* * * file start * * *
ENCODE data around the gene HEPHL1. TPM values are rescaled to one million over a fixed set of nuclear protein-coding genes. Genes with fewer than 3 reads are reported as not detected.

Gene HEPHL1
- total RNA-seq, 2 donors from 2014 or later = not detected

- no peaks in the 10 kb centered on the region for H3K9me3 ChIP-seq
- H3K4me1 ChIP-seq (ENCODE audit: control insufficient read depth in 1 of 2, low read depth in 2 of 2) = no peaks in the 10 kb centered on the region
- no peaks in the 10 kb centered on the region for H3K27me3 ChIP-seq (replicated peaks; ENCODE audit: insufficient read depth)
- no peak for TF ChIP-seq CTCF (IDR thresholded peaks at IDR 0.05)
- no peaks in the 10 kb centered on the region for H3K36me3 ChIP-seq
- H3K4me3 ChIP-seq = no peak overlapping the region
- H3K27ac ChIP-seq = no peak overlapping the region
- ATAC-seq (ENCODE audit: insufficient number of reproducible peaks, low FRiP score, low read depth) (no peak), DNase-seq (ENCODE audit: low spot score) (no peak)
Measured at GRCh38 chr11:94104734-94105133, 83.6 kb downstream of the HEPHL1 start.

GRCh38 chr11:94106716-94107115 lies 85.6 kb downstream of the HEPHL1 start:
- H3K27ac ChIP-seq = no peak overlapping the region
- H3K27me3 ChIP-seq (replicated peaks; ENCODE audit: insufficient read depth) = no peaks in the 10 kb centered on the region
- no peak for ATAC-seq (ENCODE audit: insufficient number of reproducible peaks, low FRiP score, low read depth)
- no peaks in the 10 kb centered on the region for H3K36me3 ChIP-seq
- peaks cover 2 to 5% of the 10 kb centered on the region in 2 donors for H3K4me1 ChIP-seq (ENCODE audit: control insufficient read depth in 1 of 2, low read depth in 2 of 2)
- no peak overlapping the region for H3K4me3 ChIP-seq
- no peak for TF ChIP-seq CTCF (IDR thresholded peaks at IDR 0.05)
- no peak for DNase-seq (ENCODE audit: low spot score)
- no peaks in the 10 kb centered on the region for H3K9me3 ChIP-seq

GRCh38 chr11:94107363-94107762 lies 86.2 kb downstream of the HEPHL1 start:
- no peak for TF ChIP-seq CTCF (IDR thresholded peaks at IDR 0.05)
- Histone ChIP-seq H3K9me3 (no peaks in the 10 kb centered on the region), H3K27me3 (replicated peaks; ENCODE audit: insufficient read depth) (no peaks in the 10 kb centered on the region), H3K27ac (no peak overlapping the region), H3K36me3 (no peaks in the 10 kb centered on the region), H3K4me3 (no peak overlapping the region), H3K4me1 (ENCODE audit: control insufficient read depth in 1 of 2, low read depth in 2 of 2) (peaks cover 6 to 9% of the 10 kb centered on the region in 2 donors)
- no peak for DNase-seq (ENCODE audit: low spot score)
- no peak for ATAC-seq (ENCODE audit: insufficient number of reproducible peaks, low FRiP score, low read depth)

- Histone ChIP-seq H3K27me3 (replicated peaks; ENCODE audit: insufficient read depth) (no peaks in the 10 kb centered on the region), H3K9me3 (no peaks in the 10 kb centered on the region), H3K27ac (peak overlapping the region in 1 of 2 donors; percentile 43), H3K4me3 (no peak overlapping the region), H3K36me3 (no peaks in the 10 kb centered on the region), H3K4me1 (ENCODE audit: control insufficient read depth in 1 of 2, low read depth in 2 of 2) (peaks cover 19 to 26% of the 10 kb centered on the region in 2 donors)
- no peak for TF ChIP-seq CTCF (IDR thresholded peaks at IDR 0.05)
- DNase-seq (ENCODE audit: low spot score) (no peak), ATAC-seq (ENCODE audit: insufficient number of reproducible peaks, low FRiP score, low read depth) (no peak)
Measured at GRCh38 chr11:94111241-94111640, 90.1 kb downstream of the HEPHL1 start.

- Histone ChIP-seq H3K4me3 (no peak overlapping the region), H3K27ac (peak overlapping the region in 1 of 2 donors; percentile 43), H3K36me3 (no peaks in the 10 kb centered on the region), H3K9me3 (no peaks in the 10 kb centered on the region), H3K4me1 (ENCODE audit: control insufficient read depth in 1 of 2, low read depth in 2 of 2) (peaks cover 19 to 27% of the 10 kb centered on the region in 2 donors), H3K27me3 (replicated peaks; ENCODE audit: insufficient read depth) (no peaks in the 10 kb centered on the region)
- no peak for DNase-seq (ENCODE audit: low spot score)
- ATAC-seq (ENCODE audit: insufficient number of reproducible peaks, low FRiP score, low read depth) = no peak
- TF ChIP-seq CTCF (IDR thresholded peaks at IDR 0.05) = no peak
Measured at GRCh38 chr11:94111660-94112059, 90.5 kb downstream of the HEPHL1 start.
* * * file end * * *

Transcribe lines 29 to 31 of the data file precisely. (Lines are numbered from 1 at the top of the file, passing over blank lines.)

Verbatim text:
- no peak for TF ChIP-seq CTCF (IDR thresholded peaks at IDR 0.05)
- DNase-seq (ENCODE audit: low spot score) (no peak), ATAC-seq (ENCODE audit: insufficient number of reproducible peaks, low FRiP score, low read depth) (no peak)
Measured at GRCh38 chr11:94111241-94111640, 90.1 kb downstream of the HEPHL1 start.